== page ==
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Back for another outing to showcase their instrumental prog-jazz metal prowess are Mörglbl, with 'The Story of Scott Rötti', their follow-up to 2015's 'Tea Time For Pünks'. And this innovative and inherently batty French power trio, led by the virtuosic guitar maestro Christophe Godin, alongside his equally virtuosic comrades, bassist Ivan Rougny and sticksman Aurelien Ouzoulias, have delivered another musically majestic work that succeeds in topping both '...Pünks' and its predecessor, 'Brütal Römance'.

First things first, though. What's all this Scott Rötti nonsense? Who be he? What looks like the world's worst police photo e-fit adorns the album cover... so I believe therein resides the clue. This Rötti geezer is merely a product of Godin and Mörglbl's delightfully delirious humour. The usual wordplay and puns in track titles consolidate such. BUT... the music, this time around, is a little at odds with the battiness of the concept, generally speaking. While there are all kinds of quirks and innovative twists and turns in their tracks, compositions have more of a 'serious' feel for large amounts of the album's playing time. In fact, it's not until track six, 'La Lèpre à Elise', where the first real unhinged passages appear.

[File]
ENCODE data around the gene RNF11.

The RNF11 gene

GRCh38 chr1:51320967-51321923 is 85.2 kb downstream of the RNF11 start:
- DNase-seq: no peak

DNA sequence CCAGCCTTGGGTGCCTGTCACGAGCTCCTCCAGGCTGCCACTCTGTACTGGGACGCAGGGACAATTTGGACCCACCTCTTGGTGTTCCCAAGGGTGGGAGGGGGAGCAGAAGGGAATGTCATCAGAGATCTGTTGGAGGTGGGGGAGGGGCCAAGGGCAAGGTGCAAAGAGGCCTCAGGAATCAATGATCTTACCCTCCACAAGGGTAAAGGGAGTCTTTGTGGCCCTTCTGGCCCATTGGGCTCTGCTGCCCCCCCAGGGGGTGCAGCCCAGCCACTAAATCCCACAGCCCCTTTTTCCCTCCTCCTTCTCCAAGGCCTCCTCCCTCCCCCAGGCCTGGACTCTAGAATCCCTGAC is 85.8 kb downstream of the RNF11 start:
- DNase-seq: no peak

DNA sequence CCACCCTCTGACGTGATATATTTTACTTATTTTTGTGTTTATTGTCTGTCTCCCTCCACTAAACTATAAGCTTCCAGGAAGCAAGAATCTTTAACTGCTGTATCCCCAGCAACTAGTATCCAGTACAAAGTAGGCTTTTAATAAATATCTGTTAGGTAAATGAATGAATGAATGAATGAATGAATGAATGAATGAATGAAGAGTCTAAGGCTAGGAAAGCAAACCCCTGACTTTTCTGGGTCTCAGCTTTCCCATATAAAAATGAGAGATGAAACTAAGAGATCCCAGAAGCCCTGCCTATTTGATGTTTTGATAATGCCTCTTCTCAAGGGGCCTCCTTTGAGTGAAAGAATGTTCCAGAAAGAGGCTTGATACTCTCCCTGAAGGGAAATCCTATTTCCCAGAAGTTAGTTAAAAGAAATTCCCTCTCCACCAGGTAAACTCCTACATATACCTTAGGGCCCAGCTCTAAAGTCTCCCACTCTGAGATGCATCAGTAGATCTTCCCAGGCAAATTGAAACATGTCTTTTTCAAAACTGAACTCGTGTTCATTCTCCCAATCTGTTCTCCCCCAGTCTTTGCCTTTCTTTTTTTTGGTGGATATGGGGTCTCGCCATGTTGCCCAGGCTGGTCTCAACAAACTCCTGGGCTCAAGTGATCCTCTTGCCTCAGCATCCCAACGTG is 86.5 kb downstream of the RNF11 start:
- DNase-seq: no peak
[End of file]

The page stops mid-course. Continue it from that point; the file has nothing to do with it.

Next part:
'Panzer Kökötier' is, perhaps, the album's most varied track, with particular parts sounding rhythmically and melodically like 'Answers' from Steve Vai's seminal work, 'Passion and Warfare'. However, the composition branches off in all kinds of innovative ways, with shifts and transitions between styles and moods that are both emphatic and more subtle. Just like the album as a whole, I guess, which varies between the light and the heavy throughout, in all kinds of engaging guises, and with Godin's playing conveying the usual array of emotional expression. This man is such a talented fretboard widdler. One of the very best.

And let's not forget Godin's proclivity to place a period of silence at the end of the majority of his albums, before hitting you with some truly weird randomness. Here, 'Cor à Cor' has just over a minute of silence before bird noises are introduced (my cat enjoyed these), and then some sort of fucked up trumpet/kazoo dissonant cacophony. Fantastic!

I stick by what I've always said about Mörglbl albums - they're fantastic in their own right, but you really need to see the trio in live action to fully appreciate all the quirks and unhinged divergences in their tracks, as their interaction between each other and the audience, while performing, are truly where their compositions come alive, with a heightened sense of goofy entertainment. I've been privileged to witness to such, so I'm talking from experience. Looking at the photo of the band in this digipak, with their kooky expressions... brings it all back... brilliant... I love these nutters! Virtuosos? Yes! Deranged? Oh, definitely, yes! What a great combination! And it's a delight to have 'em back.
Free Electric Sound
Review by Mark Holmes
15th February 2019
1) Flics Amis Amish
2) Anarchytektür
3) Les Légions Du Rhum
4) Dar Vädim
5) Döner Dörgazm
6) La Lèpre à Elise
7) Crime Minister
8) Panzer Kökötier
9) Prog Töllög
10) The Story of Scott Rötti
11) Cor à Cor
"Virtuosos? Yes! Deranged? Oh, definitely, yes! What a great combination! And it's a delight to have 'em back."